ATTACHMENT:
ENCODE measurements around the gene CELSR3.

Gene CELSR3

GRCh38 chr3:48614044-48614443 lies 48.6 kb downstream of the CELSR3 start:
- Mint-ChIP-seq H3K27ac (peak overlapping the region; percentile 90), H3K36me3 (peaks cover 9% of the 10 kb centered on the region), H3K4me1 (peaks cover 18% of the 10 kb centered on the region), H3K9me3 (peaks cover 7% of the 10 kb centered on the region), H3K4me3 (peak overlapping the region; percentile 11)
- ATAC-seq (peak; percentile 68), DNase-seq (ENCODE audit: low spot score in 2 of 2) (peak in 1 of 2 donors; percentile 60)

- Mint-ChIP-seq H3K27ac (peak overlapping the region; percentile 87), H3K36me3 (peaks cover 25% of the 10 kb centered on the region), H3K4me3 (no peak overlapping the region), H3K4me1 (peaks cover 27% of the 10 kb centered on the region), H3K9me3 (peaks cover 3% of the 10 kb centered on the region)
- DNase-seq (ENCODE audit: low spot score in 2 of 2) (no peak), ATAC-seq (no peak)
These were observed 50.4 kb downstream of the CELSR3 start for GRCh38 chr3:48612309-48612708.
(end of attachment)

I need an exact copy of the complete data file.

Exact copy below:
ENCODE measurements around the gene CELSR3.

Gene CELSR3

GRCh38 chr3:48614044-48614443 lies 48.6 kb downstream of the CELSR3 start:
- Mint-ChIP-seq H3K27ac (peak overlapping the region; percentile 90), H3K36me3 (peaks cover 9% of the 10 kb centered on the region), H3K4me1 (peaks cover 18% of the 10 kb centered on the region), H3K9me3 (peaks cover 7% of the 10 kb centered on the region), H3K4me3 (peak overlapping the region; percentile 11)
- ATAC-seq (peak; percentile 68), DNase-seq (ENCODE audit: low spot score in 2 of 2) (peak in 1 of 2 donors; percentile 60)

- Mint-ChIP-seq H3K27ac (peak overlapping the region; percentile 87), H3K36me3 (peaks cover 25% of the 10 kb centered on the region), H3K4me3 (no peak overlapping the region), H3K4me1 (peaks cover 27% of the 10 kb centered on the region), H3K9me3 (peaks cover 3% of the 10 kb centered on the region)
- DNase-seq (ENCODE audit: low spot score in 2 of 2) (no peak), ATAC-seq (no peak)
These were observed 50.4 kb downstream of the CELSR3 start for GRCh38 chr3:48612309-48612708.